For instance, if the comments entail parking, we’ll bring in parking administration.  Of course, students are invited to attend.

I also want to establish a committee, where students can be directly involved with SGA. Where you don’t have to be part of it to help us out.  We’ll brainstorm, hear their ideas and suggestions.

A simple, but also big thing is that I’m going to have everyone’s office hours posted outside of the office, and a website so that when someone wants to speak to anyone, we are here for them. Accessibility is key with me.

Q.) You’ve mentioned you want to better student events and student life. What are your plans for that? 

A.) I want to establish a lot more community service. Project Move is great, but it’s only once a year.  If we can have more events like it, that would be great. I plan on teaming up with Miner Volunteer Corp.  We have a committee called Student Affairs, and I want to help students from different colleges interact.  Of course, during the first few months, I’m going to talk to students and see what kind of events they would like.

Q.) You’ve mentioned you have ideas for monetary awards for students. How do you plan on implementing them? 

A.) We already have that going on!  It’s called the D.I.G. symposium (Dream. Innovative. Grow). The concept behind it started last year, where we wanted to award financial help not just to those with the adequate GPA, but for anyone to get that assistance.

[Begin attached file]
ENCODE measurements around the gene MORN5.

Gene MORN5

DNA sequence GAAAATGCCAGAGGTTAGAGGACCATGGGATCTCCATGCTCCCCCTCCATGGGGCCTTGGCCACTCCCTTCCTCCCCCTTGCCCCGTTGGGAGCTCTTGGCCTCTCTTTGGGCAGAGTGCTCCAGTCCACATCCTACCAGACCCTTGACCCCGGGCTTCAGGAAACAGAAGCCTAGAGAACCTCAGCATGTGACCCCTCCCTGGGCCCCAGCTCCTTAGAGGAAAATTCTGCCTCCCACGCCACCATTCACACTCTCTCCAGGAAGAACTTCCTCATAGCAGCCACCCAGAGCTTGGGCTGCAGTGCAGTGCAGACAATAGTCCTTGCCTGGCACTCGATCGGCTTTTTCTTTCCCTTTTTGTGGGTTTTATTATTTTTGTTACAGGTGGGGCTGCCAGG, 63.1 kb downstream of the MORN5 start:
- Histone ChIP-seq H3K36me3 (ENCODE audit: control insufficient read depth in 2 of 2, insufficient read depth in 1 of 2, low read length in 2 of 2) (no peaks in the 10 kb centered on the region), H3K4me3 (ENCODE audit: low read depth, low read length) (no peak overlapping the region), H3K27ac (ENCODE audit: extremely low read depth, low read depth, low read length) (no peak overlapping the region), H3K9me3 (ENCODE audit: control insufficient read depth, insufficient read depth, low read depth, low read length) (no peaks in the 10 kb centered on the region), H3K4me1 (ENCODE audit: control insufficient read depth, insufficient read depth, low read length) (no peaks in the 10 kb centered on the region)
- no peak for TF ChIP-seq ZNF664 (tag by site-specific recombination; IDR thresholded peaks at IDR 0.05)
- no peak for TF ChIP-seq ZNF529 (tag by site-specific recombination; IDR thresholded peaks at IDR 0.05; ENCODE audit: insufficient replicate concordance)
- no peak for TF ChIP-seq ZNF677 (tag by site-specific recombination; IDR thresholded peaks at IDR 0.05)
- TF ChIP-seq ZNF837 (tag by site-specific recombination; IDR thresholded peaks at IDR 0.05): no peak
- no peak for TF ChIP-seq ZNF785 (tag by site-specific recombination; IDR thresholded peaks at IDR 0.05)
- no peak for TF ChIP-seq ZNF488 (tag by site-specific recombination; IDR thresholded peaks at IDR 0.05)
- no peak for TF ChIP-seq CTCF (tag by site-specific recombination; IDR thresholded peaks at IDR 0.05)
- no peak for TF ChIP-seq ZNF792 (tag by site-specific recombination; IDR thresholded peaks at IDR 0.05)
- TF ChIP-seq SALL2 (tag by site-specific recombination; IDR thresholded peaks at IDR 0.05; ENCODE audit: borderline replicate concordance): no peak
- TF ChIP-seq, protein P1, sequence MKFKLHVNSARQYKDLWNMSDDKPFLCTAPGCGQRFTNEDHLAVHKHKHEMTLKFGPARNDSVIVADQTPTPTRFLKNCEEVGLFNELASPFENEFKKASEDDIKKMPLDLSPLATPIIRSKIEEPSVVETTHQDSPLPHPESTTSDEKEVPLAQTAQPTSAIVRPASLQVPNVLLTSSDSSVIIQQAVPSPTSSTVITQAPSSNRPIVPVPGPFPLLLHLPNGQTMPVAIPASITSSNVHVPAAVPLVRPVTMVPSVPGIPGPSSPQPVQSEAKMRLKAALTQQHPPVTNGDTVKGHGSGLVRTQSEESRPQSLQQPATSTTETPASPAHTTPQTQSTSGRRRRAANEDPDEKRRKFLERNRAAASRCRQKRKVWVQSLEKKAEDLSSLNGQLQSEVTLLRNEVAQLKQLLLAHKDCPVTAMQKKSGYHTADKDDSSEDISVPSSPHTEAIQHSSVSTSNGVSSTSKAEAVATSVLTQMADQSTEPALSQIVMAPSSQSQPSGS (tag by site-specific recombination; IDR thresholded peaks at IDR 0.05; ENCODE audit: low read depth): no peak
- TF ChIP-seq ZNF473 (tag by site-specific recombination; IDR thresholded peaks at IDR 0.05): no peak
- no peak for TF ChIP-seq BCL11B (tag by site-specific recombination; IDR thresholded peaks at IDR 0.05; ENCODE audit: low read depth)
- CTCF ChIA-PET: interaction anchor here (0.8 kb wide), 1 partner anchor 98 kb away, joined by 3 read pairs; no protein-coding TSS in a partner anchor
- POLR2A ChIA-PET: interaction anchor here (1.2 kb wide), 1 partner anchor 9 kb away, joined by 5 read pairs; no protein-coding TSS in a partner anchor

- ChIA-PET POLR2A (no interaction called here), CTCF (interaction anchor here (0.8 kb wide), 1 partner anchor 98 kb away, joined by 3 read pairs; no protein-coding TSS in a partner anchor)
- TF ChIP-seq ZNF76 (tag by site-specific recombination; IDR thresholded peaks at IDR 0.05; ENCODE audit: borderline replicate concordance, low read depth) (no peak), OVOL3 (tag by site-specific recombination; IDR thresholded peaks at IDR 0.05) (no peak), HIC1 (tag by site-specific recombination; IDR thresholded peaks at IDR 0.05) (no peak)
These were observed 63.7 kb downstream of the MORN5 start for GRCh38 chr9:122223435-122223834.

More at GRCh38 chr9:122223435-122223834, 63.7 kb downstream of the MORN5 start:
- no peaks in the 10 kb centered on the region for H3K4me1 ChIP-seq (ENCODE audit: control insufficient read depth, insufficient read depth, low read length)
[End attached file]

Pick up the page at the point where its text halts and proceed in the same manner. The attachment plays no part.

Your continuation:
What students need to do is present an idea of how to improve different aspects of our university.  We pick the top 10 and present at the symposium. A panel of judges will choose the three winners. VPSA also helps us award money to students with innovative ideas on how to improve student life.

Q.) As a biochemistry major, what plans do you have regarding your department? What about other less predominant departments? 

A.) We have a lot of undergraduate research that students are just not aware of.  The UT System publishes a magazine with all of the research they are undergoing, and I think that something of the kind would recruit more undergraduate students.

A mentoring program would be ideal, too. Overall, we want to generally have success rates. Last year, our collegiate center for liberal arts was very helpful.